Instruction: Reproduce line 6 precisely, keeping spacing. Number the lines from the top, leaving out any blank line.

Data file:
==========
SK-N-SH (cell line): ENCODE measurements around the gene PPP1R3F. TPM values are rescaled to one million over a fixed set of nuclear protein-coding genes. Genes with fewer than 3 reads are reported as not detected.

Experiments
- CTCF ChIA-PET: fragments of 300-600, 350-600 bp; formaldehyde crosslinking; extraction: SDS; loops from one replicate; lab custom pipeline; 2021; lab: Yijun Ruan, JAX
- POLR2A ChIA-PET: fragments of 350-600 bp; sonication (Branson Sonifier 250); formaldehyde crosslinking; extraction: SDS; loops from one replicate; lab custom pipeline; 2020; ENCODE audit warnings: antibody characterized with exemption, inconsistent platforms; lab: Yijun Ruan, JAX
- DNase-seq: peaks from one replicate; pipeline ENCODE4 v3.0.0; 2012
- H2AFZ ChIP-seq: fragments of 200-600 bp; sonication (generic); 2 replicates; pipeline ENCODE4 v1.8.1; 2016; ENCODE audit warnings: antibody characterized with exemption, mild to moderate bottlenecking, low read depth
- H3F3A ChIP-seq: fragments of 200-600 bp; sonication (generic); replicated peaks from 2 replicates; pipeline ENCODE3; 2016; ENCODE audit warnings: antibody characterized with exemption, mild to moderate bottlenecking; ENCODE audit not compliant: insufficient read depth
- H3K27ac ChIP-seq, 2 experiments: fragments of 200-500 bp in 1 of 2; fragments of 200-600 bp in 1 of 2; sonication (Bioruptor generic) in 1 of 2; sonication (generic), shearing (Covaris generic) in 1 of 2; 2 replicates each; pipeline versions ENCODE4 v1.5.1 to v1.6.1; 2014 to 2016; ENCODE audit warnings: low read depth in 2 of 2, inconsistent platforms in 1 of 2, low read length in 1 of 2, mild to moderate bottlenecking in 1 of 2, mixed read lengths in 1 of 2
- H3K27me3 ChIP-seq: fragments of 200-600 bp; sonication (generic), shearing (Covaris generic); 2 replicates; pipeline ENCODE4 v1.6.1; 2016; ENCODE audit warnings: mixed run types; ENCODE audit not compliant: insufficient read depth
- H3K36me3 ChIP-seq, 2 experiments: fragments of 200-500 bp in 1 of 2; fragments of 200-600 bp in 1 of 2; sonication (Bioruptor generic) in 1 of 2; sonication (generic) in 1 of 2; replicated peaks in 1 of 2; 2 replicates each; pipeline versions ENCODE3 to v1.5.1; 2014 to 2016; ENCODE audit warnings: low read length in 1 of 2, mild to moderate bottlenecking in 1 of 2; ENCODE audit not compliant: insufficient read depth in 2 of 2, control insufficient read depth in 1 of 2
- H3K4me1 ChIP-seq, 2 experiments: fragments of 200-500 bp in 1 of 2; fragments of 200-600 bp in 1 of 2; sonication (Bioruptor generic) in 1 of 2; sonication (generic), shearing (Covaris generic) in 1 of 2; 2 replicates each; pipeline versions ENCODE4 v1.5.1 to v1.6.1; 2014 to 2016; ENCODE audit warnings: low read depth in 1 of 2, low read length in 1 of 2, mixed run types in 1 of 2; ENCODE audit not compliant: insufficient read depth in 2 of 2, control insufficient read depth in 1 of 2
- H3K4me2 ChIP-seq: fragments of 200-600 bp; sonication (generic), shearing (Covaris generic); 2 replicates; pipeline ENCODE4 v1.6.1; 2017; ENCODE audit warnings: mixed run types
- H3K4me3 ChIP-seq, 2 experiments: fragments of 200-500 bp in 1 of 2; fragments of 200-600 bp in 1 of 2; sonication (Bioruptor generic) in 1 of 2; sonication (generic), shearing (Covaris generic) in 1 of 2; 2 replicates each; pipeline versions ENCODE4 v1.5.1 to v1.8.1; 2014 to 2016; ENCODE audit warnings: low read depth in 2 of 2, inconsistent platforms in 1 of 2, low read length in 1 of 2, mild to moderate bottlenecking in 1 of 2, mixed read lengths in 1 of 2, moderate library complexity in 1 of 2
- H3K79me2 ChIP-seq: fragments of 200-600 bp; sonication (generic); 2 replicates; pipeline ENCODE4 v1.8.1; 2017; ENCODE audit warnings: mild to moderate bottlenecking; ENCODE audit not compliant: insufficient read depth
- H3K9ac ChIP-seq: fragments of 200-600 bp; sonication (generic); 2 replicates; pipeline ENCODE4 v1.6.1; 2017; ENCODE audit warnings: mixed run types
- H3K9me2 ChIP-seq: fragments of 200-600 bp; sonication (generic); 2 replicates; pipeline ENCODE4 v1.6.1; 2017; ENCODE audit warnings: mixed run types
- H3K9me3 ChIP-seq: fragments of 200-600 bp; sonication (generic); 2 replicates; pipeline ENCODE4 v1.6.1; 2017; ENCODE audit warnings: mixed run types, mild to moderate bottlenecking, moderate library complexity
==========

- H2AFZ ChIP-seq: fragments of 200-600 bp; sonication (generic); 2 replicates; pipeline ENCODE4 v1.8.1; 2016; ENCODE audit warnings: antibody characterized with exemption, mild to moderate bottlenecking, low read depth